After so many years, and so many entries, other series might stagnate and come apart at the seams. Not so for the Yakuza series, that’s been going strong for many years now. There are some good reasons behind it, and simply put, Yakuza isn’t afraid to get weird or be silly. It’s these things that create lasting impressions and entertaining games. There’s also so much content packed in these games, you won’t run out of things to do.
Yakuza 0 is set in 1988 and is the origin of two of my favorite characters, Kazuma Kiryu and Goro Majima. These two are in the middle of a turf war which is between rival gangs. The game is set during a time where our two protagonists were not the wiser, middle-aged men we’ve known them as for some time now. Instead, the two of them are cannon-fodder for the Yakuza and the story is crafted in a way that doesn’t feel like either Kazuma or Goro. Kazuma is a low level enforced for the Dojima family while Goro is running a cabaret club, but he wants back into the Yakuza lifestyle.
The Yakuza series has always been a crime novel brought to console. There’s grittiness in the story, everybody is rough around the edges, and there are lots of people being beaten or killed.
I mentioned the game is set in the 80s, I didn’t mention the game being set in Kamurocho and while the city isn’t big, there’s density to it. This allows for many things to distract you, and boy, will you get distracted by the various things to do. Various NPC’s around the city will randomly bump into you and ask for your help, it’s here where the level of crazy will skyrocket.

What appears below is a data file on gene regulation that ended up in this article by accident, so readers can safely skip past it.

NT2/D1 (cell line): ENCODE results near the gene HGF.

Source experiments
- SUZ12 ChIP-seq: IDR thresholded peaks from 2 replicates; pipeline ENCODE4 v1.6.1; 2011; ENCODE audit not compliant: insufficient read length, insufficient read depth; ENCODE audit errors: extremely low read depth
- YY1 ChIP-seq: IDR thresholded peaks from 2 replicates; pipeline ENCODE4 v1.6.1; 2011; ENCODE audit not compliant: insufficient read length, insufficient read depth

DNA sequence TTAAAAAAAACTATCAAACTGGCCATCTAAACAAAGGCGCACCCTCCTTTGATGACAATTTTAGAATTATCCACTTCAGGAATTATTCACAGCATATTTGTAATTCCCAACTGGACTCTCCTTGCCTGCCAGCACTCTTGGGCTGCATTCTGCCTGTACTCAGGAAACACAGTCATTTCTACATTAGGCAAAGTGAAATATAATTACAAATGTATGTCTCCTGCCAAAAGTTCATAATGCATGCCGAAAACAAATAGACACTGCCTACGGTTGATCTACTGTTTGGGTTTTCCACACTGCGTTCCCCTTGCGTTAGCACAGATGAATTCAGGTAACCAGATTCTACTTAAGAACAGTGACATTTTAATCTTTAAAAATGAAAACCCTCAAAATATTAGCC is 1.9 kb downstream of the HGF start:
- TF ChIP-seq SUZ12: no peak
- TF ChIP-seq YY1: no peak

The combat presented in Yakuza is the bread and butter of the series. It’s brutal, it’s sadistic, and most importantly, it’s seriously addicting. It’s street brawling and you’ll barrel through multiple enemies. There are multiple styles to choose from, each bringing its type of pain to the thugs of Kamurocho. The Brawler-style is what you would expect from the Yakuza games, Kazuma can also switch to Rush-style which incorporates more kicks and sway/dodging. The Beast-style brings the environment into the fray in such a way that many items become weapons.
Goro has his own styles to choose from, Thug style which also brings kicks and attacking vital parts of your opponent. The Slugger-style has you use a bat, utilizing the bat as a sword and other weapons. The Breaker-style brings dancing into the fold and is flashy, providing spins and slams hurting tour opponent.
The two protagonists also have a skill tree to unlock new moves, additional health, and rely on Yen to provide the boosts. It’s a system that provides some interesting ways to ensure victory against a boss, and the grinding made available because the system is tied to currency, lets you unlock things at your own pace. You can earn money from Kazuma’s real estate side business or manage Majima’s cabaret, providing ample Yen to unlock bonuses.
Yakuza 0 has so much to offer those who want to return to the series or for someone who wants to check out why Yakuza is such a beloved series. The game mixes crazy and serious into a game where I can’t stop looking for the next thing to take my attention away from the narrative. Stepping into the world of the Yakuza series, you’re bound to get sucked up into all the neon lights, hostesses and pachinko slots you would want. Yakuza 0 is the right game to get newcomers on board to the series as there is little that shackles it to the previous entries, leaving the player feeling unburdened by the ever growing established story.